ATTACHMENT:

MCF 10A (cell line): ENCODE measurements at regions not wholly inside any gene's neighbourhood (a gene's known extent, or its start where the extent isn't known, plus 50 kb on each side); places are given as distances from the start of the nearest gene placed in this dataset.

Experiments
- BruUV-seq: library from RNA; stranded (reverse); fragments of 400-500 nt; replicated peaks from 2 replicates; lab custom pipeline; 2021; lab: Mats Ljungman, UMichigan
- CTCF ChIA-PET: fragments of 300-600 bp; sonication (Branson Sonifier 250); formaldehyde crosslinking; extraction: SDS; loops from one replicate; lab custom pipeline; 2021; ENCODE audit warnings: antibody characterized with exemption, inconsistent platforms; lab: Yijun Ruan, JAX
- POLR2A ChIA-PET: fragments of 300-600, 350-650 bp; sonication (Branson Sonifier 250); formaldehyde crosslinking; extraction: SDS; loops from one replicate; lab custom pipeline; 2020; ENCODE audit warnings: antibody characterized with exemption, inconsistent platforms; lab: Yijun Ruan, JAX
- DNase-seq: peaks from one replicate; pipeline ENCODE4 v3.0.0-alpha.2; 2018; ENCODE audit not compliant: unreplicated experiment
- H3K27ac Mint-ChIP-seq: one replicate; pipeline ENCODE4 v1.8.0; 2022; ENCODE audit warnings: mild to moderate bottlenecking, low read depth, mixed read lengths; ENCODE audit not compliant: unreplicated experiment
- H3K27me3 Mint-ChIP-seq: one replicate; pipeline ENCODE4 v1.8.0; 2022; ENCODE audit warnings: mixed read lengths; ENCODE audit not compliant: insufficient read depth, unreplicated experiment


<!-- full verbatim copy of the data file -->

MCF 10A (cell line): ENCODE measurements at regions not wholly inside any gene's neighbourhood (a gene's known extent, or its start where the extent isn't known, plus 50 kb on each side); places are given as distances from the start of the nearest gene placed in this dataset.

Experiments
- BruUV-seq: library from RNA; stranded (reverse); fragments of 400-500 nt; replicated peaks from 2 replicates; lab custom pipeline; 2021; lab: Mats Ljungman, UMichigan
- CTCF ChIA-PET: fragments of 300-600 bp; sonication (Branson Sonifier 250); formaldehyde crosslinking; extraction: SDS; loops from one replicate; lab custom pipeline; 2021; ENCODE audit warnings: antibody characterized with exemption, inconsistent platforms; lab: Yijun Ruan, JAX
- POLR2A ChIA-PET: fragments of 300-600, 350-650 bp; sonication (Branson Sonifier 250); formaldehyde crosslinking; extraction: SDS; loops from one replicate; lab custom pipeline; 2020; ENCODE audit warnings: antibody characterized with exemption, inconsistent platforms; lab: Yijun Ruan, JAX
- DNase-seq: peaks from one replicate; pipeline ENCODE4 v3.0.0-alpha.2; 2018; ENCODE audit not compliant: unreplicated experiment
- H3K27ac Mint-ChIP-seq: one replicate; pipeline ENCODE4 v1.8.0; 2022; ENCODE audit warnings: mild to moderate bottlenecking, low read depth, mixed read lengths; ENCODE audit not compliant: unreplicated experiment
- H3K27me3 Mint-ChIP-seq: one replicate; pipeline ENCODE4 v1.8.0; 2022; ENCODE audit warnings: mixed read lengths; ENCODE audit not compliant: insufficient read depth, unreplicated experiment